A few weeks before my wedding, my mother-in-law-to-be phoned me with a whispered horror.
“Lorelahhh,” she whispered. My name is pronounced Laura-LIE, rhyming with stupefy, but Marion’s Virginia drawl turns any long I into Ahhh.
“Lorelahhh. Ahhh am worried about this hike you’re plannin’ for your honeymoon in ANWR. Ahhh don’t mean to be…” she cleared her throat in embarrassment, “… indelicate, but bears are attracted to… to… menstrual blood.”
Her voice began rising in volume and hysteria. “You need to get on the Pill to stop your period, Lorelahhh, or else you and mahhh son will have bears stalkin’ you the entahhhre hahhhke! Ahhhh am so worried; ahhh just can’t sleep. Ahhh am going to have a heart attack!”
Bearanoid. Characterized by an extreme and/or irrational fear of bears, i.e., any of the mammal family Ursidae, having coarse, heavy fur, rudimentary tails, and plantigrade feet, and feeding largely on fruit and insects as well as on flesh.
Despite Marion’s warning, I did not get on the Pill, but somehow the bears did not stalk Jason and me on our honeymoon trek in the Arctic. Incidentally, we never saw a single hunk of Ursidae on that trip, only plantigrade bear tracks in the river bar.
To be clear: there is no scientific evidence suggesting that menstrual blood attracts grizzly bears, or black bears, for that matter—only polar bears. I should know; I googled it. 1 So, I doubt I would’ve been stalked by any grizzlies on my honeymoon, even if I had painted stripes of menstrual blood across my face. And really, I haven’t done that since college.
I hope I don’t sound bear-flippant, because I’m actually not that far down the bearanoia scale myself. In fact, I would be quite happy if I never saw a bear on a hiking trip again. I like knowing they’re there—just, you know, one valley over or something.
Take my last backpacking trip in Denali National Park. Jason and I were hiking upstream along the Teklanika River when we saw the first three bears: a grizzly mama with two cubs, about 500 yards ahead, at the river’s edge—exactly where we wanted go. The adrenaline spiked; menstruating or not, I have no wish to encounter a sow defending her cubs. But no big deal, we told ourselves. They hadn’t seen us, and we were still far enough away. We climbed 1000 feet up to a bench above the river, keeping our sights on the bears, then moved upstream from above, at this point 1000 yards or more away from the family.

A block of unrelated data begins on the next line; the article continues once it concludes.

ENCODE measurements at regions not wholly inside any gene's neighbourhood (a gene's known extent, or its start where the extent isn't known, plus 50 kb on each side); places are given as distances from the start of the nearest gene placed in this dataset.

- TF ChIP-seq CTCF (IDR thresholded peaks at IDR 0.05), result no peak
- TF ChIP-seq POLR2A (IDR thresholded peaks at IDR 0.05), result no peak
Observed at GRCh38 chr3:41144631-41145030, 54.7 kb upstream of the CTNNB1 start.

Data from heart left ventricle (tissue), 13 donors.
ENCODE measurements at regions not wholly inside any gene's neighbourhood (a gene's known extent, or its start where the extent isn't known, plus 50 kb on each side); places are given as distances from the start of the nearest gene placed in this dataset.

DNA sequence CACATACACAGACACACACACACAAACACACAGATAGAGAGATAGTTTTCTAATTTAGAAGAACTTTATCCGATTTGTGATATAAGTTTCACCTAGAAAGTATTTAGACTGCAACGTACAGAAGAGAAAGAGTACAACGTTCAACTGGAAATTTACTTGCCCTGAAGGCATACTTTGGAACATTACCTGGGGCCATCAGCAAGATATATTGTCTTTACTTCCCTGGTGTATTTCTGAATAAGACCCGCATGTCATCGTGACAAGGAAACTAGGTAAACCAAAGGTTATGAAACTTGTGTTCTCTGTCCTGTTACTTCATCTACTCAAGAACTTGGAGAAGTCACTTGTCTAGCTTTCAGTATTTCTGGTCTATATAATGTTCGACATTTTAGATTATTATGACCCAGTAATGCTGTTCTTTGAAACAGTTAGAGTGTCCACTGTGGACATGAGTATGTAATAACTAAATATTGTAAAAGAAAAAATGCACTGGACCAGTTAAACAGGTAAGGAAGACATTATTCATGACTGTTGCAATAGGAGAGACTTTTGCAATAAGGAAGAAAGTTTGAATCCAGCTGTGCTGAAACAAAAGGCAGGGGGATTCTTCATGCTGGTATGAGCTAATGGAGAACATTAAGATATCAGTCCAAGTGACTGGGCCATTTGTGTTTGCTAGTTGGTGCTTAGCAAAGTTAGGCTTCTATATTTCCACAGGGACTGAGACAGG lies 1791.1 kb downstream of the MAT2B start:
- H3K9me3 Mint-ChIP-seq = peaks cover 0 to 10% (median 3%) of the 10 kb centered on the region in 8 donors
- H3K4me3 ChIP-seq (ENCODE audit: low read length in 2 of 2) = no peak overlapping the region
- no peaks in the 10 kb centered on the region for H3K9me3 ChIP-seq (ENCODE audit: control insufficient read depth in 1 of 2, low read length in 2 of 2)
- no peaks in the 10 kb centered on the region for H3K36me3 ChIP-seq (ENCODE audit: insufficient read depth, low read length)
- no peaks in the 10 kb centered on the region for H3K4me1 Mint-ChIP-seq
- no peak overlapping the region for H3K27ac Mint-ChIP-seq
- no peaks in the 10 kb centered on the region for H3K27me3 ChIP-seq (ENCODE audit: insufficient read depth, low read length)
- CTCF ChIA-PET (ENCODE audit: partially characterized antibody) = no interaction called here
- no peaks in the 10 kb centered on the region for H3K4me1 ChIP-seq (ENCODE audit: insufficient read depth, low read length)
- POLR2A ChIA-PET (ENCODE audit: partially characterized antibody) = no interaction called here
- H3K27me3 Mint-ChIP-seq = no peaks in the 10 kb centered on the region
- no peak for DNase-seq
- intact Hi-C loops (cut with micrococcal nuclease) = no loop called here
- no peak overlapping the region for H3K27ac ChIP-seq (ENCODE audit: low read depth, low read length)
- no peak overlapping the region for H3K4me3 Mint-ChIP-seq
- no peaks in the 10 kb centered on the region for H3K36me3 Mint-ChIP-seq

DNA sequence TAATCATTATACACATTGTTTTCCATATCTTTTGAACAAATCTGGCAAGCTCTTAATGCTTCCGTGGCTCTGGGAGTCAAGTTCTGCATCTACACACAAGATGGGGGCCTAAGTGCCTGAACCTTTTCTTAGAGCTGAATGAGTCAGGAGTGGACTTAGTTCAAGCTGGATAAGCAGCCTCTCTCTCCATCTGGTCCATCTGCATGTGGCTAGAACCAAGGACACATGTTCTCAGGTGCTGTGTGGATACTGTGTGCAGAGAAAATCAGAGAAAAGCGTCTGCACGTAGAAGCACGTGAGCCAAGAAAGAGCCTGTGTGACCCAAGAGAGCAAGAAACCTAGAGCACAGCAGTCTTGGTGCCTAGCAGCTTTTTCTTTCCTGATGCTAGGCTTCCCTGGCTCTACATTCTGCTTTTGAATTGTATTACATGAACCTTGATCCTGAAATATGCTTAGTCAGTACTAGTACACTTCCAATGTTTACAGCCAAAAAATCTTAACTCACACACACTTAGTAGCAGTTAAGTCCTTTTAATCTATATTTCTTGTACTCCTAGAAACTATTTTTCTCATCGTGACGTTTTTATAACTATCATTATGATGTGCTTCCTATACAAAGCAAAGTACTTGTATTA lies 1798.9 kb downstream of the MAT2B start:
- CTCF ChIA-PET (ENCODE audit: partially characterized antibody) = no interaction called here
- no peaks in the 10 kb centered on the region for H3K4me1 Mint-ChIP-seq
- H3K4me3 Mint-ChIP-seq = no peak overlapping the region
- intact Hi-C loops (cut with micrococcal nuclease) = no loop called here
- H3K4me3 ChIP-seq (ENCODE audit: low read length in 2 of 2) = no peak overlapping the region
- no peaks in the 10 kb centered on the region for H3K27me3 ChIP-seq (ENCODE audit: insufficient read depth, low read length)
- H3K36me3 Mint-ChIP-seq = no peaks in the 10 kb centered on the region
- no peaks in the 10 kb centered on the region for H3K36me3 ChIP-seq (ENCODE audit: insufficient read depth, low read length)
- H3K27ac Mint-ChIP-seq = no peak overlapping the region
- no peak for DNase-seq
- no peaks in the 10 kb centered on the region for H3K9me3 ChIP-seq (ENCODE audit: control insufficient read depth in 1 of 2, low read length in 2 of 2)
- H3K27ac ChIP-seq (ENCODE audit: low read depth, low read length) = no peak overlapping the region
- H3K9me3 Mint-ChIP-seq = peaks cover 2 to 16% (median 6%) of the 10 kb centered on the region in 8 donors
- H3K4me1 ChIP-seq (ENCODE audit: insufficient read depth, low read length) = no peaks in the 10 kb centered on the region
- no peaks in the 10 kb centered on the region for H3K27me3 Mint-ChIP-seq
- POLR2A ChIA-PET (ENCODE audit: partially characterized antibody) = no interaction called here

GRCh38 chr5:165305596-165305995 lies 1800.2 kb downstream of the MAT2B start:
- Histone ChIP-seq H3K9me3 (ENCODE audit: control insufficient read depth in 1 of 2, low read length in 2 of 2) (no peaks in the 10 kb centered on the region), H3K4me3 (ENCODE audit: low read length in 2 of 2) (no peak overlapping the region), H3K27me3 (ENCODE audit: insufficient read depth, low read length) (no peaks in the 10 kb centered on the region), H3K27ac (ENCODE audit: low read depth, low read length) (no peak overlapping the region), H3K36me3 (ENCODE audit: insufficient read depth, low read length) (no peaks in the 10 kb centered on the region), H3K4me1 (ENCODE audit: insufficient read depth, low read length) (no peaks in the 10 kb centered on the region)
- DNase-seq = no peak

A mile or so later we spotted the fourth and fifth bears. They, too, were down in the river bar, 1000 yards away, and unaware of our presence. Call us bearanoid, but we fretted, wrung hands, gnashed teeth, and altered course again to stay far, far away. The bears never saw us, but they were a stressor I personally did not savor.
Up to the Teklanika headwaters we walked, over a pass, and down the Refuge Valley to the Sanctuary River, where we planned to hike downstream a bit and then get in our packrafts to float languidly to the park road. But before we got to the river we saw our sixth grizzly of the trip, lolling about on the river bank, exactly where we wanted to be.
By this time, we were feeling less bearanoid and more bear-annoyed. I mean, c’mon, really!? A sixth bear?! Why can’t the Park Service just FedEx these bears to a zoo or something so that we hikers can enjoy our wilderness in peace?!
The line between bear-aware and bearanoid is subjective for sure. I think I’m appropriately cautious on a hike. The bear spray is always just a hand-twitch away. Overnight I always store food in a bear-resistant, odor-proof container. When bushwhacking I like to sing “99 Bottles of Ginger Ale on the Wall”—loudly and off-key. Studies show that grizzly bears are repelled by bad singing. 2 For that reason, I never hike with singers from the Mormon Tabernacle Choir.
But for all these precautions, my mom thinks I’m just plain crazy for hiking in bear country at all. I think my mom is crazy for driving a car in Manhattan. My mother-in-law, Marion of the Menstrual Warning, thinks I’m crazy for leaving my front door unlocked during my period, lest a really perverted bear seek me out. I think she’s crazy for shopping on Black Friday.